Let Love Overwhelm Fear at NWU and Everywhere

  • President Good Statement
    President Good responds to the nationwide unrest following the tragic death of George Floyd.
  • President Good Statement
    President Good responds to the nationwide unrest following the tragic death of George Floyd.

Nebraska Wesleyan University President Darrin Good issued this statement on nationwide unrest following the George Floyd tragedy.

Let Love Overwhelm Fear at NWU and Everywhere — June 1, 2020

Dear Nebraska Wesleyan Community,

I feel moved to convey to you personally and as President of Nebraska Wesleyan University my condemnation of the actions of the four Minneapolis police officers who senselessly and needlessly ended the life of George Floyd. This is yet another racist act of violence that has highlighted the deep-seated fears that exist in the Black community. As we have all been witnessing, this has been a tipping point igniting protests and calls for action. 

Each individual on this earth is unique, special and deserving of human rights as well as human dignity. This is what we believe at our University and what we teach in and outside the classrooms. I promise to you that we will continue to be an institution that champions diversity, equity and inclusion in our actions, our policies and our moral ethos. We abhor the toxic effects of generations of systemic racism in the United States and the dangerous effects of individuals in positions of power making decisions based upon stereotypes and prejudices.

In our pain and anger, we must be careful not to not fall into the same trap of simplistic thinking by stereotyping police officers. We proudly recognize among our NWU alumni, friends and family members many police officers who are fair-minded and humane. We should not categorize all police officers based upon the horrific and indefensible behavior of a few. Rather, Nebraska Wesleyan can and will continue to be a thoughtful institution where we learn about systemic prejudice, abuse of power and social justice. It is my hope that Nebraska Wesleyan University will not simply acknowledge the work we must do to move toward implementing and upholding anti-racist policies and practices within our own institution, but be a source of change to the world, the nation and our local communities.  

I do not want to silence voices. That is not my intent. I support non-violent protests. However, what we are witnessing across the nation and in our backyards in Lincoln and Omaha exemplifies that violence and looting are not the answers to this problem; love, education and working together are the tools for the necessary path forward. We need to understand how and why we arrived at this point and how we begin to make reparations.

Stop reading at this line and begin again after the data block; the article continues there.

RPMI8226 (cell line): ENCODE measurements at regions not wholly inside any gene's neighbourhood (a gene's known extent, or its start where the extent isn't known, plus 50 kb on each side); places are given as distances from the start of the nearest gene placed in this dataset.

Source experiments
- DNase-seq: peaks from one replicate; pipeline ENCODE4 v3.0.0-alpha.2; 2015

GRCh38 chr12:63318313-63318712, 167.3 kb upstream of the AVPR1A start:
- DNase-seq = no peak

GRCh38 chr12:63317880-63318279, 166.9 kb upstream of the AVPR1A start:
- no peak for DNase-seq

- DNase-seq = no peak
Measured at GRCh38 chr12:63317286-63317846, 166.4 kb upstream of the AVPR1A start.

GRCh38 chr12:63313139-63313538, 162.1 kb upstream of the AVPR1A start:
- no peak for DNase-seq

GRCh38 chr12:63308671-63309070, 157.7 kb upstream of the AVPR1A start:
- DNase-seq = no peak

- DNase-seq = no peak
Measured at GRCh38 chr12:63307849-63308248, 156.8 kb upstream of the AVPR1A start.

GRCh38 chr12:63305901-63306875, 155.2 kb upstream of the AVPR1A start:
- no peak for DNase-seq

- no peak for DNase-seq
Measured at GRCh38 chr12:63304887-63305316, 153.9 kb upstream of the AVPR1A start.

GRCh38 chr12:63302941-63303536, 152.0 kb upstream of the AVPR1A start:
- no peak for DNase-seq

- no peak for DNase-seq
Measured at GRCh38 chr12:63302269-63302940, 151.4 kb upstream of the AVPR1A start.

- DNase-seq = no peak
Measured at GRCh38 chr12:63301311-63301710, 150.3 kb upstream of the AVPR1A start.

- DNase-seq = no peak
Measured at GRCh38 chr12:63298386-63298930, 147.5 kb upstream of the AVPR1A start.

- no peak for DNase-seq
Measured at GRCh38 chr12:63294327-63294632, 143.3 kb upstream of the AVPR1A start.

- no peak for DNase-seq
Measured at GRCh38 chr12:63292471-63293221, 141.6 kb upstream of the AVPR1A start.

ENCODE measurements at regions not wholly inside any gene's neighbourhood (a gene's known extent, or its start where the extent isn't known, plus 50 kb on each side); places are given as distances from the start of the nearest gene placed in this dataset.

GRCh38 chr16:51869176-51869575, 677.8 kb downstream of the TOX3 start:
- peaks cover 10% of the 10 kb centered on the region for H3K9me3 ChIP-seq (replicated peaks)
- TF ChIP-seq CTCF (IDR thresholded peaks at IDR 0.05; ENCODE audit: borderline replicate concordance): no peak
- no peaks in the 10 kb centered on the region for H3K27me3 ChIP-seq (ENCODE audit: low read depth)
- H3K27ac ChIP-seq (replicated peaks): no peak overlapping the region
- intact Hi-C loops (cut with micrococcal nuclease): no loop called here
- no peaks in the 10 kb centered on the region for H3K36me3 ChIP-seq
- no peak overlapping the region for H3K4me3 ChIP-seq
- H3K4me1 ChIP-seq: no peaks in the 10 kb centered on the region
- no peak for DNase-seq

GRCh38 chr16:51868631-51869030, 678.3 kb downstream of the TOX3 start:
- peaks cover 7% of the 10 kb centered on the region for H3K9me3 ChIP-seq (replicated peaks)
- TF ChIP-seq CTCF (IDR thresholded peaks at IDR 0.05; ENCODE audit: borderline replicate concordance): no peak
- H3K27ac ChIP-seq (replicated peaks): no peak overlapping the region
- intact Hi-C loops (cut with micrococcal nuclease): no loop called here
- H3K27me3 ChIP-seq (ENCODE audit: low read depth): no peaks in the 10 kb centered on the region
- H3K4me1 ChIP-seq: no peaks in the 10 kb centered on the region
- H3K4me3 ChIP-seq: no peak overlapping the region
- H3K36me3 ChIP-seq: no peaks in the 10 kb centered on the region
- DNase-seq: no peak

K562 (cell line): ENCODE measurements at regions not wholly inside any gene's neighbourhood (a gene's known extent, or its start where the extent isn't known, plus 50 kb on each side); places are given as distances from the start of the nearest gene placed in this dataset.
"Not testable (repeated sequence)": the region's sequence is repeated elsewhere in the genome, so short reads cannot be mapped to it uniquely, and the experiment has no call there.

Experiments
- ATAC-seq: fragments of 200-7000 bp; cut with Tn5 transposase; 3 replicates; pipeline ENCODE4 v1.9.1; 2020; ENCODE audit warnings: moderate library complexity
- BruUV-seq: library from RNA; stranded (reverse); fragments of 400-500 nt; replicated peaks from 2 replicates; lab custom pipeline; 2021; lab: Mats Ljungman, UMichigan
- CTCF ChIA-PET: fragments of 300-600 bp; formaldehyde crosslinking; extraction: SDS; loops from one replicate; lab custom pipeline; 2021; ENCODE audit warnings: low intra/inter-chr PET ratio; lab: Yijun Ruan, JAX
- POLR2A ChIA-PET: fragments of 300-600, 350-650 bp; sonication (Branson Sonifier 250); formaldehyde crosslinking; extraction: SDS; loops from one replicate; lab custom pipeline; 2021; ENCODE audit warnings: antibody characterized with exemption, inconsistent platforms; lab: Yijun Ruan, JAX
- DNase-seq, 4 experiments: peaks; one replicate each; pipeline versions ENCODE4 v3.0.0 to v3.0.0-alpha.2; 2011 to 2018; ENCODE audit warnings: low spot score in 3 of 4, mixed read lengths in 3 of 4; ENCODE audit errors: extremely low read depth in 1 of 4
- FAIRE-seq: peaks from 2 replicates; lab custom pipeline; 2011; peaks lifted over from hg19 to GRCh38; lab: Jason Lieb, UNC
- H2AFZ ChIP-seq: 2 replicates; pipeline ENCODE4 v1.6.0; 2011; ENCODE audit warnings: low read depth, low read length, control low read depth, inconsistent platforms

We each have unconscious biases that must be kept in check through policies and practices that can work to mitigate and reduce the impact of these biases. As a community of scholars and humanitarians, Nebraska Wesleyan must continue being a place where we intentionally work to change systemic problems in our society including law enforcement structures that allow “bad cops” to remain and even be promoted to positions of power within those police forces.

Numerous times since I have been a member of this wonderful University, I have shared my deeply held personal and professional commitment to create an environment rooted in celebrating diversity, equity and inclusion. We must now redouble our efforts and pledge that Nebraska Wesleyan will be a campus that does more than simply create a “welcoming environment” for individuals from underrepresented groups; rather we must create a community where every individual feels that they belong and are valued. I invite each of you to look into your heart and your mind and imagine how you can do more and be better as a person. Join me in being an agent of change to create a Nebraska Wesleyan that truly lives out our values.

In 1913 Mohandas Gandhi wrote: “We but mirror the world. All the tendencies present in the outer world are to be found in the world of our body. If we could change ourselves, the tendencies in the world would also change.” We, therefore, must be the change we want to see in the world. Let’s start working with love on that change by discussing as a Nebraska Wesleyan community how we envision that change. 

In Community With You,

President Good